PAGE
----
Godzilla, 2014, Bryan Cranston

Godzilla (2014) – Review

Something which has genuinely confused me for years is how Roland Emmerich, the uncontested master of disaster movies, was able to make a multi-million dollar movie about a giant lizard destroying a city so incredibly dull.  By all logic, it doesn’t make sense.  Whatever the answer, I had hoped Gareth Edwards could provide it with his own giant lizard flick – a much-anticipated follow-up to his cracking indie hit Monsters – by way of comparison.  That answer never came, but allow me at least to begin by saying one thing: this Godzilla is better than Emmerich’s Godzilla, and that’s important.  The problem is, being better than Emmerich’s Godzilla isn’t a tall task, and damning praise is pretty much where the praise dries up.

We start promisingly – a heart-pumping opening credit sequence packed with stock footage of nuclear tests over an energetic soundtrack whacks the audience in the face, before Ken Watanabe, Sally Hawkins and Bryan Cranston introduce our story with an immediate growing sense of intrigue. But proceedings soon take a turn towards the ordinary.  The problem with the film is not that it takes forever waiting for anything to happen, it’s that it uses all that time to no avail.  Usually I would advocate allocating a good deal of time to the characters and plot development in any type of disaster/superhero/action movie so we can grow to understand and care about them by the climax, rather than just starting and ending with punchkickshoot, but in this case, the longer it goes on, the less we care about anything.  There’s just no emotional investment in any of the characters, despite the script devoting so much of its attention towards an attempt to do so.  Cranston’s scientist is the only person we feel anything towards, but he, like the eponymous lizard, isn’t in it nearly enough.

The film is likewise obsessed with pretending it’s more complex than it really is.  During the opening act, the mystery is built upon rather well while the scientific exposition proves interesting and the anticipation bubbles…but then it keeps going.  It keeps teasing us, keeps acting as if we don’t know what’s coming.  Passing the hour mark we’ve virtually seen nothing other than seismic charts and Watanabe’s concerned face, and even after Godzilla enters the frame, the film continues to treat the audience as if they don’t know what’s going on.  Ultimately the whole affair just becomes kind of boring and silly.  Godzilla is a threat-less beast, essentially coming in as a secondary character (his screen time can’t equate to more than a couple of minutes) before his big fight plays out like a courtesy rather than the main attraction.  Like something thrown in to appease a blockbuster-hungry audience without the care it deserves.  With the exception of a couple of well-handled set-pieces, it’s a film strangely devoid of spectacle and awe.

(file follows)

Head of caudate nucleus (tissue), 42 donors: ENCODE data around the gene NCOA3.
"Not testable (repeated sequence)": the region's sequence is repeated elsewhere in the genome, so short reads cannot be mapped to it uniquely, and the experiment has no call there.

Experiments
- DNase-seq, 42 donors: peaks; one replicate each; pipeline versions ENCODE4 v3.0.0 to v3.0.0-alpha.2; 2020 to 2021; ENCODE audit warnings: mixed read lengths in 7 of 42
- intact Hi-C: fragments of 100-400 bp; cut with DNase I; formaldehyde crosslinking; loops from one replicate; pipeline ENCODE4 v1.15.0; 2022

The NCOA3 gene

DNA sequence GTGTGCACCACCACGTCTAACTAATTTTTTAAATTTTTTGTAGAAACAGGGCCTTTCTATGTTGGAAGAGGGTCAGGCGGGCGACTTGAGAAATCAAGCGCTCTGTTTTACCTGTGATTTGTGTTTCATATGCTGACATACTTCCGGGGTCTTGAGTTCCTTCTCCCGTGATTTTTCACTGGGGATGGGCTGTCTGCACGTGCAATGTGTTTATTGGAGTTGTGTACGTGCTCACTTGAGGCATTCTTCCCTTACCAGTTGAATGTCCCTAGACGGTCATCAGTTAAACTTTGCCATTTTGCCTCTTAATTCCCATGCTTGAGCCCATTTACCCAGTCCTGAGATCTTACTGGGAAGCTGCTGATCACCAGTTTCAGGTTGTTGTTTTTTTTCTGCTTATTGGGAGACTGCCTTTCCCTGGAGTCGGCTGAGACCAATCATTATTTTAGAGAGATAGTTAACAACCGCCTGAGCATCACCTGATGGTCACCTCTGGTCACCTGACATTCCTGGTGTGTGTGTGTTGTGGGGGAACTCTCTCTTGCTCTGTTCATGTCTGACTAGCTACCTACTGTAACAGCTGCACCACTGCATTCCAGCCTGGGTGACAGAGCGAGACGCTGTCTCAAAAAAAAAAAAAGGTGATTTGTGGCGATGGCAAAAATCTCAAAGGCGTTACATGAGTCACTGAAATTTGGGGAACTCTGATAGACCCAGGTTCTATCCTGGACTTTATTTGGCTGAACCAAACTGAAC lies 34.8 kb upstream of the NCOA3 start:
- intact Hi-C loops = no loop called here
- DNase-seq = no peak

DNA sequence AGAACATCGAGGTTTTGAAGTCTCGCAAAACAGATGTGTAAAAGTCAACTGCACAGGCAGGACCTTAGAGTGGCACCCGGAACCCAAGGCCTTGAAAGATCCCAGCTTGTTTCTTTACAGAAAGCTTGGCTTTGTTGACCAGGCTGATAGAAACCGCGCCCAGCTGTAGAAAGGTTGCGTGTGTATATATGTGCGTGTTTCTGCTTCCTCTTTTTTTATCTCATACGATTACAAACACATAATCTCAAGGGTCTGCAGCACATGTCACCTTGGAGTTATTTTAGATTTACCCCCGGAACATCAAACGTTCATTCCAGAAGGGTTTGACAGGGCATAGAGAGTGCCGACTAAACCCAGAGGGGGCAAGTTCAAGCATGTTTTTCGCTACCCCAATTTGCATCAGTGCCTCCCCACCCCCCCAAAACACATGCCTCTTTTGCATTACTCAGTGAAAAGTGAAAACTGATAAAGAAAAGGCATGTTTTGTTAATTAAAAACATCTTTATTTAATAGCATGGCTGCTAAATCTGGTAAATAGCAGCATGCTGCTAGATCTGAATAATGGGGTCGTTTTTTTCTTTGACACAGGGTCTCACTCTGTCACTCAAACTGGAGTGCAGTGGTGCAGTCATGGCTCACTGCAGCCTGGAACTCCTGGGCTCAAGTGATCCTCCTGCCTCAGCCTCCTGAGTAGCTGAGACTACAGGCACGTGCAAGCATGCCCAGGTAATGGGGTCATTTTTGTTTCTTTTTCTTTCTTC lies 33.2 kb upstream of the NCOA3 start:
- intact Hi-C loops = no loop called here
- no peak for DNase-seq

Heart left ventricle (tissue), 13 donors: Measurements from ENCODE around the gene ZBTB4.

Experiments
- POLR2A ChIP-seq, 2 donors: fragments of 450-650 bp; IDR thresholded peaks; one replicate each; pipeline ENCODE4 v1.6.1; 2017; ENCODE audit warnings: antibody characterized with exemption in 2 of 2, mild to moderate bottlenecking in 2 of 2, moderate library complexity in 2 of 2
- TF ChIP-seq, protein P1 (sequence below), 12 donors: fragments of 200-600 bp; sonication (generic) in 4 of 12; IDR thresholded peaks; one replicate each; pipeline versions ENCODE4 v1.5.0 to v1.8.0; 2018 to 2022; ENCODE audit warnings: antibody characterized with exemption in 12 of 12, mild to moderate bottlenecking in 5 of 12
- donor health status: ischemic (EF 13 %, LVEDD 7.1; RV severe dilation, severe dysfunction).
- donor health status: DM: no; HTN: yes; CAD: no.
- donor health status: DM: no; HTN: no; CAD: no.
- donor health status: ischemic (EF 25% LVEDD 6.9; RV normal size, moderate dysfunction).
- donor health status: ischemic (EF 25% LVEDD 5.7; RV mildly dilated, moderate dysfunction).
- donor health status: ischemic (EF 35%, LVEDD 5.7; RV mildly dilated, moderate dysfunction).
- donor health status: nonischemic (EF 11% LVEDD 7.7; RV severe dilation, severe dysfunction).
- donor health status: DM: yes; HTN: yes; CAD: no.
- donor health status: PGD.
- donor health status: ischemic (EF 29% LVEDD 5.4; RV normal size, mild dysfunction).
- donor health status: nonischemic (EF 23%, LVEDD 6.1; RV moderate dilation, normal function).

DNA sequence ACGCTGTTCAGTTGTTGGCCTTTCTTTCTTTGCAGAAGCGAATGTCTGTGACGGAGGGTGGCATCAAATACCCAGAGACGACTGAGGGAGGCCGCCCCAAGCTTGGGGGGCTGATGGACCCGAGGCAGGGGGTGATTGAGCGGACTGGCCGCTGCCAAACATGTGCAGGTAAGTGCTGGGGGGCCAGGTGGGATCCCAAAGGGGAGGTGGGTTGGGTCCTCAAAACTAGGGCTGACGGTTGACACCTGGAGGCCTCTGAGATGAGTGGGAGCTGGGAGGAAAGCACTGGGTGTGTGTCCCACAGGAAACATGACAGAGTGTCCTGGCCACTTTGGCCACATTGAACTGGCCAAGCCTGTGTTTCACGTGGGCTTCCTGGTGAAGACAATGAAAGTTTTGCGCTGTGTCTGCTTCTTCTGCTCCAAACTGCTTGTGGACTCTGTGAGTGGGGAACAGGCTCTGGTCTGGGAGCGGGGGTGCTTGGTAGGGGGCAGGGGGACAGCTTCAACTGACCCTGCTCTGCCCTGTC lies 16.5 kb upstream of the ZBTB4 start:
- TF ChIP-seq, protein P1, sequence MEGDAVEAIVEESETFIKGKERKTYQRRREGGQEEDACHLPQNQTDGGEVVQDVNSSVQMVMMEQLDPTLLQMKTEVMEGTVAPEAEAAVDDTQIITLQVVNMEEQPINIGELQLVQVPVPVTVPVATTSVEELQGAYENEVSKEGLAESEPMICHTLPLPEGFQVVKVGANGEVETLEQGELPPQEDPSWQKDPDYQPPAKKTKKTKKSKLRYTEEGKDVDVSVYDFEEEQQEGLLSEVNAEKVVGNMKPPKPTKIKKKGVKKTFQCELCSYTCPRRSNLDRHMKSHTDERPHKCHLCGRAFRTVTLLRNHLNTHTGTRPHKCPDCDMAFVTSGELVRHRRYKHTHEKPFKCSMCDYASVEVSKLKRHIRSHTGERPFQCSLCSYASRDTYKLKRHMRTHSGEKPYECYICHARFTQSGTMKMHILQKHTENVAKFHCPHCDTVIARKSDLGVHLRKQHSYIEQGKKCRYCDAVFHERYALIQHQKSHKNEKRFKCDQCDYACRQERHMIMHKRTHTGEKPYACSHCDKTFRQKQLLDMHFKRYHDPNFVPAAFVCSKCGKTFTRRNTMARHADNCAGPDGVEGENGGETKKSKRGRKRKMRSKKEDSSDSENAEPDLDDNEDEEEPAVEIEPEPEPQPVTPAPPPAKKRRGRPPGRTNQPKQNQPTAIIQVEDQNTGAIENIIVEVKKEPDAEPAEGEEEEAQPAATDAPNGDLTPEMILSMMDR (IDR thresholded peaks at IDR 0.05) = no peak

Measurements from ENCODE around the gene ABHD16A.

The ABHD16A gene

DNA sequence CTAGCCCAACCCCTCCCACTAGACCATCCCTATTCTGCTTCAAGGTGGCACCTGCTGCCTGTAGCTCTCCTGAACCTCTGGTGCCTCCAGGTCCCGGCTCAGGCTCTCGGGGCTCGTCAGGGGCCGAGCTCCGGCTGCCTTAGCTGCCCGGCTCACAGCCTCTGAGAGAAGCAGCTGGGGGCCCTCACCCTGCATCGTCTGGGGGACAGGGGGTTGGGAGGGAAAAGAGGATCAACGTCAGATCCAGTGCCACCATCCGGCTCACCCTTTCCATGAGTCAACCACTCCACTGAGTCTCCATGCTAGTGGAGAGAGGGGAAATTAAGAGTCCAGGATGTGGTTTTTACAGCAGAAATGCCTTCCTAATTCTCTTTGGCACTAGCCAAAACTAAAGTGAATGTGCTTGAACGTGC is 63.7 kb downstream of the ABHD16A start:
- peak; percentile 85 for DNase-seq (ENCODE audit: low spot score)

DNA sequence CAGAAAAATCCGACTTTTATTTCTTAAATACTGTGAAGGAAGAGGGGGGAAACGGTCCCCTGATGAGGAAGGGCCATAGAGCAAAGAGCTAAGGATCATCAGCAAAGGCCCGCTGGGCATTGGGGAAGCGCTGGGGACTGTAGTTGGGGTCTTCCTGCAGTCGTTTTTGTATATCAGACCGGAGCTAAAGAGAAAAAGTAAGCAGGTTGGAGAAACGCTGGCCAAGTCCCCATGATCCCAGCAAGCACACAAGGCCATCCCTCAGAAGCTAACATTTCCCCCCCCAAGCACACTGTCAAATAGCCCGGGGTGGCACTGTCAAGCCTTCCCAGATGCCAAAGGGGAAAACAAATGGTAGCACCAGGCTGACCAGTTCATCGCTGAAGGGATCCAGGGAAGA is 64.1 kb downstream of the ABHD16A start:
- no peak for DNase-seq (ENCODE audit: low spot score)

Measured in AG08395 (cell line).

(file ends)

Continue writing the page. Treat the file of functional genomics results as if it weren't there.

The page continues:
That being what it is, there’s some good stuff dotted around.  Even if Ken Watanabe literally does have that same slightly confused, slightly concerned expression throughout the entire film, the performances are all thoroughly decent – and it’s a brilliantly strong cast.  The special effects are impressive and slick – the monsters have a real heft to them, and on the rare occasions Godzilla is actually around, we really do feel his presence with a roar that shudders our bones.  Edwards has already proven himself, and I don’t think the fault necessarily lies with him.  I think his intentions with the film are admirable, they just don’t entirely pan out.  Equally, the script isn’t exactly bad so it’s hard to pinpoint just why the film lumbers around so heavily.  Like The Counsellor, all the right elements are there…

Ultimately I was disappointed not because my expectations were high – I didn’t have many other than what Edwards himself conjured with Monsters – but rather because I just wanted to be treated to a really good monster movie.  And I didn’t get it.  Godzilla draws the short straw, forced to stumble around in the background while un-engaging characters run around doing stuff that we’re supposed to be interested in, before getting an anti-climactic send off that boarders on the ridiculous.  Did I just not get it?  Are the dashes and glimpses of something great more than that?  Here’s hoping I’m entirely, completely, undoubtedly wrong.  But I’m not.

★ ★ ☆ ☆ ☆


  • Liam May 18, 2014 at 10:52 pm:

    Eddy, what did you think of Cloverfield? Hows does Godzilla measure up?

    • Edward Gardiner May 18, 2014 at 11:21 pm:

      Not well. I think Cloverfield is brilliant. It manages to blend engaging characters with goosebump spectacle while pitching the mystery just right, and leaves us with a gut punch and a host of questions. Godzilla pretty much fails to do any of that.

      Though I’ve seen a lot of really positive reviews as well as those more in line with mine, so it’s probably one worth checking out regardless of the write-ups.

  • Liam May 19, 2014 at 11:20 pm:

    Thanks !
    Do you think you’ll be pushing for a witter-tainment corner soon? 🙂

    • Edward Gardiner May 19, 2014 at 11:41 pm:

      Haha – here’s hoping! I have actually had a few things read out, which made me only slightly giddy.

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